For the past six weeks, rather than reporting on the cold hard facts of Colorado College athletics, I was gallivanting around Europe in countries where the phrase NARP doesn’t quite translate. And though it was a nice break to explore both inwardly and outwardly, it seems no matter where I go, I can’t escape my own NARPhood. I realized this on one specific day in Greece. Our class had traveled to the ruins of Olympia, the birthplace of our present day Olympics. As I sat on the ancient grounds, my back against a stone with etchings that once signified the victor of a certain competition, I had to ask myself, feeling admittedly guilty as I did so, what’s the big deal with competition? Though the games played in 776 BCE may have been quite different than those that we play today, the one thing they have in common is the competition that lies at the heart of all sport. And while I understand that there would be no sport without competition, I have to wonder, why do we compete in the first place?
Now, after speaking with some athletes, I realized that this subject in particular is one that is harder to understand for the athletic and irregular population, so perhaps a brief explanation of my own experience with competition can explain my confusion. At a young age, I began to feel the itch of competition myself. I watched my brothers pout after losing little league games or giving up a goal, and for a year or so, I did the same. My competitive streak, however, was short-lived as I quickly realized I did not have to spend any time pouting if I simply didn’t give myself a game to be upset about. For this six-year-old NARP, the pain of a loss outweighed the joy of a win, so I decided to quit. And today, 15 years after my retirement, I ask the same question that I asked all those years ago, why compete?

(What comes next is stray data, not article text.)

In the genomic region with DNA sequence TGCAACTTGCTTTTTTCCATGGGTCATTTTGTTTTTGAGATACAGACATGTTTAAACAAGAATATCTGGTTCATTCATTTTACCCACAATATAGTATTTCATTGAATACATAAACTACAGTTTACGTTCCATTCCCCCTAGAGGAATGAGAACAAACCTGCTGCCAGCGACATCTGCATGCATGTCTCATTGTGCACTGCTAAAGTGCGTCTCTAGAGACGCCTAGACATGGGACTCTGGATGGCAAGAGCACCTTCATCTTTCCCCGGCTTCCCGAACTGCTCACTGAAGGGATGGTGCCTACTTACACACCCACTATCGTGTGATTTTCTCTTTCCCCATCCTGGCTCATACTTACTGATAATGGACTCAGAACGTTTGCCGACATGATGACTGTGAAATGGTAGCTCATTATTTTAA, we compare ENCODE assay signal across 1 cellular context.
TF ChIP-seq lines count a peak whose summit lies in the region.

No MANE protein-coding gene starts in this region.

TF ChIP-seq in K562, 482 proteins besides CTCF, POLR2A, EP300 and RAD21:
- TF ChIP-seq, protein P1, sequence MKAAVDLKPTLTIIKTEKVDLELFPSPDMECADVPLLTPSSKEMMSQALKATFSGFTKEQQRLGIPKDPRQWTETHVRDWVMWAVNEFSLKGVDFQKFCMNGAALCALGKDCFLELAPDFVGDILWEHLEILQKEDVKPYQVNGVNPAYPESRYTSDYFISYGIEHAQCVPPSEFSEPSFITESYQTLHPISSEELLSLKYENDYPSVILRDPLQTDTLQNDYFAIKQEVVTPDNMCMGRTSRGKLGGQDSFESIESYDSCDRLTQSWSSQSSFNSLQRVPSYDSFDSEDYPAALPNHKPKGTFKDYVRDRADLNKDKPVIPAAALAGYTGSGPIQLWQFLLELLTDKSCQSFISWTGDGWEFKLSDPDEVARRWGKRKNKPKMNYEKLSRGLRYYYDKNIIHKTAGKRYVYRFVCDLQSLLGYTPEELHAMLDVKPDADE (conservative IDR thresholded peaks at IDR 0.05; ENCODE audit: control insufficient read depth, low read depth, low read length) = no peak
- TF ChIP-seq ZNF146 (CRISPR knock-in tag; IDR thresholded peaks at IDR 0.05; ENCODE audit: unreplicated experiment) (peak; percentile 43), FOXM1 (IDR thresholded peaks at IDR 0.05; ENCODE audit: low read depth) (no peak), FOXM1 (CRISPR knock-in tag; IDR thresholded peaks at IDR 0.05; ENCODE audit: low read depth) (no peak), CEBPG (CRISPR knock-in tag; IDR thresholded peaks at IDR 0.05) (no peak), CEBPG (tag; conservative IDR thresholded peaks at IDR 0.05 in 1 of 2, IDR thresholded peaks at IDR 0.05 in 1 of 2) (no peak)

My research began at a coed intramural basketball game, somewhere I thought I could find both athletes and NARPS engaging in friendly competition. But, at this game, that assumption was proven wrong. Among the two teams, there were only about five non-athletes. This fact seemed both telling and curious.
“I’ve seen some IM games get pretty heated,” said sophomore Yiannis Margetis, men’s basketball player and intramural referee. “But I think you have to be competitive to be an athlete, otherwise you’ll just be edged out over time.”
Margetis seemed to have a point, one that may explain my own lack of athleticism. But even after accepting the necessity of competitive drive in order to succeed, I still couldn’t understand why. If the only outcome of a win is a trophy or bragging rights and from a loss, frustration and anger, why choose at all? Why do we choose to compete?
“It’s fun!” women’s lacrosse player and senior Natalie Shishido said. “I choose to play because it’s really just fun to be out there, but once I’m out there it’s all about the competition. Even if I lost every game in a season, it may be frustrating, but it would be worth it. Competing is just fun.”
So, after some research it seemed the only conclusion I could draw was an affirmation of my own NARPhood in my dislike of competition. But the more I thought about it, the more I saw the competition that I practice in my everyday life.
“Everyone’s competitive it’s human nature. Maybe some people are more competitive than others, but we’re all competitive,” women’s lacrosse player and junior Julia Tarantino said.
My final conclusion is that my initial question was flawed. There is no question of ‘why compete?’ but rather ‘how’ because no matter how we choose to fight for the validation that we are the best, we will always somehow do it, through sports, grades, or even conversational bragging. Competing has always and will always be in our nature, but I have to say, there’s nothing like watching athletes sweat and scream for a win to make you feel like the real winner is the one watching from the bleachers.